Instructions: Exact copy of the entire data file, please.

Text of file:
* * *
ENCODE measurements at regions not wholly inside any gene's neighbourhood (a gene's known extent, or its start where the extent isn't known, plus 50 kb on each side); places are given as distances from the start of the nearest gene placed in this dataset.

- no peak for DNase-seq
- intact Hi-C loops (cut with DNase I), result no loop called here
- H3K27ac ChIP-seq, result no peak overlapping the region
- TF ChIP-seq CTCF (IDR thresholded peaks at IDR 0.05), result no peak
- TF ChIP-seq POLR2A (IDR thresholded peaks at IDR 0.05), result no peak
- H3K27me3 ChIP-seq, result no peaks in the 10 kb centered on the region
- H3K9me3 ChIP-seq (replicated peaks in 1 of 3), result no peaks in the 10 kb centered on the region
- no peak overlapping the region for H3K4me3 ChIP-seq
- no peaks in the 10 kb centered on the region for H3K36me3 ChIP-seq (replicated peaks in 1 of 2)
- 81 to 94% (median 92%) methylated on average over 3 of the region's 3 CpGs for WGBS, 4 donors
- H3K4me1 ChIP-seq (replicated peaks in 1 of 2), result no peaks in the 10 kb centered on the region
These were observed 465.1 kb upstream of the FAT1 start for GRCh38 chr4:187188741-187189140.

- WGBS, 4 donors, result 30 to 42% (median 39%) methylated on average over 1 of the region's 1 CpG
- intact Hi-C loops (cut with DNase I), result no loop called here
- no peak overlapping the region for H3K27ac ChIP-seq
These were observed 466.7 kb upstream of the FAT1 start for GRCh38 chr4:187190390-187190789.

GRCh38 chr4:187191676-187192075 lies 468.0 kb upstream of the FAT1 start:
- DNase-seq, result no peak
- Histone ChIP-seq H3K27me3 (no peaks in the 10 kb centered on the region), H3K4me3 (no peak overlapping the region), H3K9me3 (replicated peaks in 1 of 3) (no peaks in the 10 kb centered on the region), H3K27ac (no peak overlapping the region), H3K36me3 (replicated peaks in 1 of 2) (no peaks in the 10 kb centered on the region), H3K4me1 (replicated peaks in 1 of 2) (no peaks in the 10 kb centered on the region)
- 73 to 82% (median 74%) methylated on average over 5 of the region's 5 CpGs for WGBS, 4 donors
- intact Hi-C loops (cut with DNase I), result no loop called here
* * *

ENCODE measurements at regions not wholly inside any gene's neighbourhood (a gene's known extent, or its start where the extent isn't known, plus 50 kb on each side); places are given as distances from the start of the nearest gene placed in this dataset.

- no peak for DNase-seq
- intact Hi-C loops (cut with DNase I), result no loop called here
- H3K27ac ChIP-seq, result no peak overlapping the region
- TF ChIP-seq CTCF (IDR thresholded peaks at IDR 0.05), result no peak
- TF ChIP-seq POLR2A (IDR thresholded peaks at IDR 0.05), result no peak
- H3K27me3 ChIP-seq, result no peaks in the 10 kb centered on the region
- H3K9me3 ChIP-seq (replicated peaks in 1 of 3), result no peaks in the 10 kb centered on the region
- no peak overlapping the region for H3K4me3 ChIP-seq
- no peaks in the 10 kb centered on the region for H3K36me3 ChIP-seq (replicated peaks in 1 of 2)
- 81 to 94% (median 92%) methylated on average over 3 of the region's 3 CpGs for WGBS, 4 donors
- H3K4me1 ChIP-seq (replicated peaks in 1 of 2), result no peaks in the 10 kb centered on the region
These were observed 465.1 kb upstream of the FAT1 start for GRCh38 chr4:187188741-187189140.

- WGBS, 4 donors, result 30 to 42% (median 39%) methylated on average over 1 of the region's 1 CpG
- intact Hi-C loops (cut with DNase I), result no loop called here
- no peak overlapping the region for H3K27ac ChIP-seq
These were observed 466.7 kb upstream of the FAT1 start for GRCh38 chr4:187190390-187190789.

GRCh38 chr4:187191676-187192075 lies 468.0 kb upstream of the FAT1 start:
- DNase-seq, result no peak
- Histone ChIP-seq H3K27me3 (no peaks in the 10 kb centered on the region), H3K4me3 (no peak overlapping the region), H3K9me3 (replicated peaks in 1 of 3) (no peaks in the 10 kb centered on the region), H3K27ac (no peak overlapping the region), H3K36me3 (replicated peaks in 1 of 2) (no peaks in the 10 kb centered on the region), H3K4me1 (replicated peaks in 1 of 2) (no peaks in the 10 kb centered on the region)
- 73 to 82% (median 74%) methylated on average over 5 of the region's 5 CpGs for WGBS, 4 donors
- intact Hi-C loops (cut with DNase I), result no loop called here